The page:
It is not fair to long-term renters who built their lives and raised their families in Cambridge to be displaced and evicted because of macro-economic forces beyond their control. I design my housing policies with the intention of using the economic power of the city to stabilize the economic forces creating instability in the lives of our residents. I support rent stabilization with rent increases limited to 5-7% per year (slightly more than inflation). I support expanding the voucher program. I support increasing the senior citizen property tax discount for residents in need so that our retired and elderly are not displaced. I strongly support increasing tenant’s rights and increasing tenant protections. Boston and Cambridge area landlords can be notoriously unscrupulous. I have friends who are afraid to ask their landlords to fix things in their apartments because they fear retaliatory rent increases.

Vacancy Fee to counteract empty storefronts and Vacant housing
Despite the strong demand for Cambridge residential and commercial real estate, we see a proliferation of empty storefronts and residential vacancy rates as high as 14% in some areas of the city. This incongruous reality is primarily caused by loopholes in the tax code that can make it more profitable in certain situations for a property to remain vacant rather than occupied. To change the economic equation and correct this market distortion, I propose a substantial vacancy fee on all residential rental and commercial property that remains vacant for longer than 3 months. This fee will encourage full occupancy of residential and commercial property, in addition to promoting fairer pricing of market rents. Rather than scrambling to build as much as possible no matter the cost, we must first begin by using the housing we already have more efficiently. It should not be sitting vacant.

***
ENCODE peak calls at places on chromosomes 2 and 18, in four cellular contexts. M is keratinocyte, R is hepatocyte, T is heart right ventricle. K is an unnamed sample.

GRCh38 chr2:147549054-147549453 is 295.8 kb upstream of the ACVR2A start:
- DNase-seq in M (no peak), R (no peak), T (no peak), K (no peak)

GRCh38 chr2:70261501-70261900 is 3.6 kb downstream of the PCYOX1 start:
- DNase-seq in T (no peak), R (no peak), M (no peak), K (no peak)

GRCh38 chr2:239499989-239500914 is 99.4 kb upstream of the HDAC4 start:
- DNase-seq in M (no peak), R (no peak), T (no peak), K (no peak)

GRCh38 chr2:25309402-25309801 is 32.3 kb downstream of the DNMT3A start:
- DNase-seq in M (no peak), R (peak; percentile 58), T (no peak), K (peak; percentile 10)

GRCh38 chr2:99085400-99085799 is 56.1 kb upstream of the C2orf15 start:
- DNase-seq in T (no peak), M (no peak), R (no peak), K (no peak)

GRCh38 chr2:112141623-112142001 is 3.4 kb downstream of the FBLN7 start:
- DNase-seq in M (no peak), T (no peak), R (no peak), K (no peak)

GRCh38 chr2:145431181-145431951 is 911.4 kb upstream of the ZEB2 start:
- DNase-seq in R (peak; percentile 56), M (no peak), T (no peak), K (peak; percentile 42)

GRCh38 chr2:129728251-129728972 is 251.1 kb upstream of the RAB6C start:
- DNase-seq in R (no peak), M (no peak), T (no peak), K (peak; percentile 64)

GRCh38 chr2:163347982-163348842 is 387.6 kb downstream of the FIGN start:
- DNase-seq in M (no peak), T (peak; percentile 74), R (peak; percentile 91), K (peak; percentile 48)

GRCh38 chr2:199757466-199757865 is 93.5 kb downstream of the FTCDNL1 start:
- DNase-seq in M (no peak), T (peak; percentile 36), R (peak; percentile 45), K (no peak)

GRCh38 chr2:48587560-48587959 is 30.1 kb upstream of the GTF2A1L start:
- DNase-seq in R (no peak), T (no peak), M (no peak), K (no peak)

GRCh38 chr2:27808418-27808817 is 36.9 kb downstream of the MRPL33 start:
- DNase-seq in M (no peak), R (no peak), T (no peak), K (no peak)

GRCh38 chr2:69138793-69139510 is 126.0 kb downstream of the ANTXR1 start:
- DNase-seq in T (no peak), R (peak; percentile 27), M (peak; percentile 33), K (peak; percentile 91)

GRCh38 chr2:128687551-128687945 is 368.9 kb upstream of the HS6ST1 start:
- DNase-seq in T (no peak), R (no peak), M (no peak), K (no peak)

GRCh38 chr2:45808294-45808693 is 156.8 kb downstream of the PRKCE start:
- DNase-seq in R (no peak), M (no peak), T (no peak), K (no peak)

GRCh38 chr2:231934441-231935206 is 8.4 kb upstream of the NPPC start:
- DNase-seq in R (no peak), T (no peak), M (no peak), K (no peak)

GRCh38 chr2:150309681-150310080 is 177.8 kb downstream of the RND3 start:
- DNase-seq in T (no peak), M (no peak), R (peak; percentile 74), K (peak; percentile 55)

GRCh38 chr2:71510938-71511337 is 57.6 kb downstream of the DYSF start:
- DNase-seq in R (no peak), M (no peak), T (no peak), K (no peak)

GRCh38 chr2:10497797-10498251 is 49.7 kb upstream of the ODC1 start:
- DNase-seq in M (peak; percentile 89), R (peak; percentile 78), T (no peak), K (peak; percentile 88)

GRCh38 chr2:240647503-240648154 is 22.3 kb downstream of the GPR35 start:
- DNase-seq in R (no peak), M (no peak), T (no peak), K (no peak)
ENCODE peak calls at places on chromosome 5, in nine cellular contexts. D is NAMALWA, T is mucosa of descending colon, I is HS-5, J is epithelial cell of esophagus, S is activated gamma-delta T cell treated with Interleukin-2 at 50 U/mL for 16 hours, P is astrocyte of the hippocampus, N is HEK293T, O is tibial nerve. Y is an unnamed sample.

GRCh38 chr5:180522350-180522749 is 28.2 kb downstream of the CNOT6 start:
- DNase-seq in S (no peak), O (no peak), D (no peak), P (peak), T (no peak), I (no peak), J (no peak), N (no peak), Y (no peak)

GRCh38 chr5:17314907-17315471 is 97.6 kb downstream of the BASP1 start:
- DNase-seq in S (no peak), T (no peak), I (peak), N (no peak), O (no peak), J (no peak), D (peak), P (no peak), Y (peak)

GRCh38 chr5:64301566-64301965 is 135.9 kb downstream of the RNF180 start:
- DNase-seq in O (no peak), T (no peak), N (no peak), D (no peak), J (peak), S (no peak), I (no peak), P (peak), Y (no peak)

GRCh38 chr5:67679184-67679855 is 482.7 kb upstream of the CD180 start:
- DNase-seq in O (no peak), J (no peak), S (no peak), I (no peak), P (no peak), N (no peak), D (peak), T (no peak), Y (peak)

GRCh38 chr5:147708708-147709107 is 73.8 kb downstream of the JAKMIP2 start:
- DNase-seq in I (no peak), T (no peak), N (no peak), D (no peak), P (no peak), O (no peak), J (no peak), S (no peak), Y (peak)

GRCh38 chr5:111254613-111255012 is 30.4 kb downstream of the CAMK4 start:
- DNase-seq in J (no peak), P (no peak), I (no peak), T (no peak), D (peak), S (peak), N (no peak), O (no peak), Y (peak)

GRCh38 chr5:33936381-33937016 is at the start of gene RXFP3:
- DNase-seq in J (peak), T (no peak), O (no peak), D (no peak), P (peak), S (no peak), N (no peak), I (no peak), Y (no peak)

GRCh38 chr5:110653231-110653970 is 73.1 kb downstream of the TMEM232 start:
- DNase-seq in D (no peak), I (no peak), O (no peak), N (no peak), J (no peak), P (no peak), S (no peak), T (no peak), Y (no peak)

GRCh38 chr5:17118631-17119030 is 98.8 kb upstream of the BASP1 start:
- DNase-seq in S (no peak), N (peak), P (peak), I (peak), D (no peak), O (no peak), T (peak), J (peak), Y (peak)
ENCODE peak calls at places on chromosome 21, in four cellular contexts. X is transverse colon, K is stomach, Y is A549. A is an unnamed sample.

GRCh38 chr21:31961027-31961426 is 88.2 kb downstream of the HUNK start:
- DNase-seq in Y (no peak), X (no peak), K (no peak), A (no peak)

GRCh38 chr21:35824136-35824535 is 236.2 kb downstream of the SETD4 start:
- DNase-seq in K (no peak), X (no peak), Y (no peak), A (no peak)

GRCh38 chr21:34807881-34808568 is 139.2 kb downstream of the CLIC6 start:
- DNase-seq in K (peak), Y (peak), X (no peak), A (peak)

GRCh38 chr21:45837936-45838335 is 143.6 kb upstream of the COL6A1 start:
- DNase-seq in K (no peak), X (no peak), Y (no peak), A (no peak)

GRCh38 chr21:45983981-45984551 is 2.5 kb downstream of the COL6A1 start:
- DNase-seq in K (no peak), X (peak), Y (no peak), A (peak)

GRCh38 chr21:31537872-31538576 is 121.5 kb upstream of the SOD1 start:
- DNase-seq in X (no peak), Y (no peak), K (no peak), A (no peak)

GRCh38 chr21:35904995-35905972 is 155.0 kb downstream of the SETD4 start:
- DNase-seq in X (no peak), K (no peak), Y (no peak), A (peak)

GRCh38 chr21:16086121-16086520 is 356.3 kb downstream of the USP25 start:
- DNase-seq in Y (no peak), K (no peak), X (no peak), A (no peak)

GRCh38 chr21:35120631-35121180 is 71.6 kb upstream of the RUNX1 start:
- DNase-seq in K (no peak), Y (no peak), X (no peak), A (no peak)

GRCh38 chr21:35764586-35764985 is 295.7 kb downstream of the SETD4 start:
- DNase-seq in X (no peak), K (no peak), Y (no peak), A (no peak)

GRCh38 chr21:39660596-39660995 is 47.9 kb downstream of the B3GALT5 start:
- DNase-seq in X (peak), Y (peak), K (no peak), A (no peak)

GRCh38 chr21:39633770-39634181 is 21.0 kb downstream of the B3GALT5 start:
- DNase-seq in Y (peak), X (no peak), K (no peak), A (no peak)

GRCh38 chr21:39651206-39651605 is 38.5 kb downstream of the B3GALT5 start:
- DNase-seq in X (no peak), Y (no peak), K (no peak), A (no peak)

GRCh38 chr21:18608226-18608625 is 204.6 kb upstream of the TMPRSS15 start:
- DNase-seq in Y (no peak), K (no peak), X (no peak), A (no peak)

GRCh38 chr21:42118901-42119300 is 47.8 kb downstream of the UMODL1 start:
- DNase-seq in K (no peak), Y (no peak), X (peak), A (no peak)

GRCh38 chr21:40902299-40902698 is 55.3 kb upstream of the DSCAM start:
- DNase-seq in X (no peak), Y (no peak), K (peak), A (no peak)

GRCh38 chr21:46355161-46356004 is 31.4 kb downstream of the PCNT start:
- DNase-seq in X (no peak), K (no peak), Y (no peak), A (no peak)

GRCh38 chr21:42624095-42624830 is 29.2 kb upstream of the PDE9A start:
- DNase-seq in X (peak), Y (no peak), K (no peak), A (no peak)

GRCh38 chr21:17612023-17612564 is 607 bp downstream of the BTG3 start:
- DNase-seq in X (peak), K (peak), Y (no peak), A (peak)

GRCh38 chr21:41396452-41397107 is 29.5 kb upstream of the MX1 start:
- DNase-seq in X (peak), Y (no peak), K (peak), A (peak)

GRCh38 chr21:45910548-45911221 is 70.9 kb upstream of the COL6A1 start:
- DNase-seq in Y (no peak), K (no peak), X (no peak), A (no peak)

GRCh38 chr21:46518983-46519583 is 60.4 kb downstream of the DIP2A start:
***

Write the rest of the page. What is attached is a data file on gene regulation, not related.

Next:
I am an astrophysicist and engineer at the Harvard-Smithsonian Center for Astrophysics. I have spent my 20 year professional career designing and building the most advanced space telescopes and the largest ground-based telescopes in the world. I have a doctorate in astronomy and astrophysics from the University of Arizona, a Master’s degree in engineering physics and aerospace engineering, and a bachelor’s degree in engineering physics with a minor in mechanical engineering from Cornell University.

My mother was a lawyer for the Environmental Protection Agency and I am a lifelong environmentalist and activist. I am specifically interested in how to mitigate global warming through the use of zero-emission energy technologies, such as solar power and other renewables. I first moved to Cambridge in the summer of 2002 to do a summer internship in the MIT Plasma Science and Fusion Center where I researched clean fusion power, the holy grail of clean energy. I left Cambridge in 2007 to pursue my doctorate in Arizona. I then lived in Heidelberg, Germany for 2.5 years as a post doctoral research associate at the Max Planck Institute. I returned to Cambridge in 2015 and intend to build my life and raise my family here in the city.

CCTV candidate video (2019)

Page last updated Thursday, September 19, 2019 4:31 PM Cambridge Candidates